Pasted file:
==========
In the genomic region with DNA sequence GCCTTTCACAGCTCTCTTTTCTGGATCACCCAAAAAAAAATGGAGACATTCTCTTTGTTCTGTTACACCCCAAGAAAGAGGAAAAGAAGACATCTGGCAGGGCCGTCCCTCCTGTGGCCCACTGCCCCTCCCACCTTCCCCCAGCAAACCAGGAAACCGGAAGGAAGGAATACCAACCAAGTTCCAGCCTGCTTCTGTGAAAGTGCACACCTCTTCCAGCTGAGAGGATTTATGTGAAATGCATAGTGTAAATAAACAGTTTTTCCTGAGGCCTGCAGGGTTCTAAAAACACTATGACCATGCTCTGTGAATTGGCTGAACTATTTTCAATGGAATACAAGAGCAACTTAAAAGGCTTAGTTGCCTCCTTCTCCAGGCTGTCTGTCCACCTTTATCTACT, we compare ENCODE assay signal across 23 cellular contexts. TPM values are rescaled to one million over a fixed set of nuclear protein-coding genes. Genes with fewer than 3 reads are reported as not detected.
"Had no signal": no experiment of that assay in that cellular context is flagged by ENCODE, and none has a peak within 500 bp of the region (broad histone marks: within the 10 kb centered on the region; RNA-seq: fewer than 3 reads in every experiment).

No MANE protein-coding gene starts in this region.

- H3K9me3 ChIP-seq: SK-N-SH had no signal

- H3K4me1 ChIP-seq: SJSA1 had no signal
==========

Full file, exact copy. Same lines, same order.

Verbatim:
In the genomic region with DNA sequence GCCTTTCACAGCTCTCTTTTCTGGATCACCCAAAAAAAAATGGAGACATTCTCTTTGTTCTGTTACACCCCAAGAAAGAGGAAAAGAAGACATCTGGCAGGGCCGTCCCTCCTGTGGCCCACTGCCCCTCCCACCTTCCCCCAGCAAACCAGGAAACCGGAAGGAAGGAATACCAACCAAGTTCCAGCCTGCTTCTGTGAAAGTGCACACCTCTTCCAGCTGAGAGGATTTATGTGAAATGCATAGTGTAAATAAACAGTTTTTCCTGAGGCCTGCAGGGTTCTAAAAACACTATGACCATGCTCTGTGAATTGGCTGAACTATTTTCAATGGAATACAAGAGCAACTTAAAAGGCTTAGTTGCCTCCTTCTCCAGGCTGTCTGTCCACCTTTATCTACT, we compare ENCODE assay signal across 23 cellular contexts. TPM values are rescaled to one million over a fixed set of nuclear protein-coding genes. Genes with fewer than 3 reads are reported as not detected.
"Had no signal": no experiment of that assay in that cellular context is flagged by ENCODE, and none has a peak within 500 bp of the region (broad histone marks: within the 10 kb centered on the region; RNA-seq: fewer than 3 reads in every experiment).

No MANE protein-coding gene starts in this region.

- H3K9me3 ChIP-seq: SK-N-SH had no signal

- H3K4me1 ChIP-seq: SJSA1 had no signal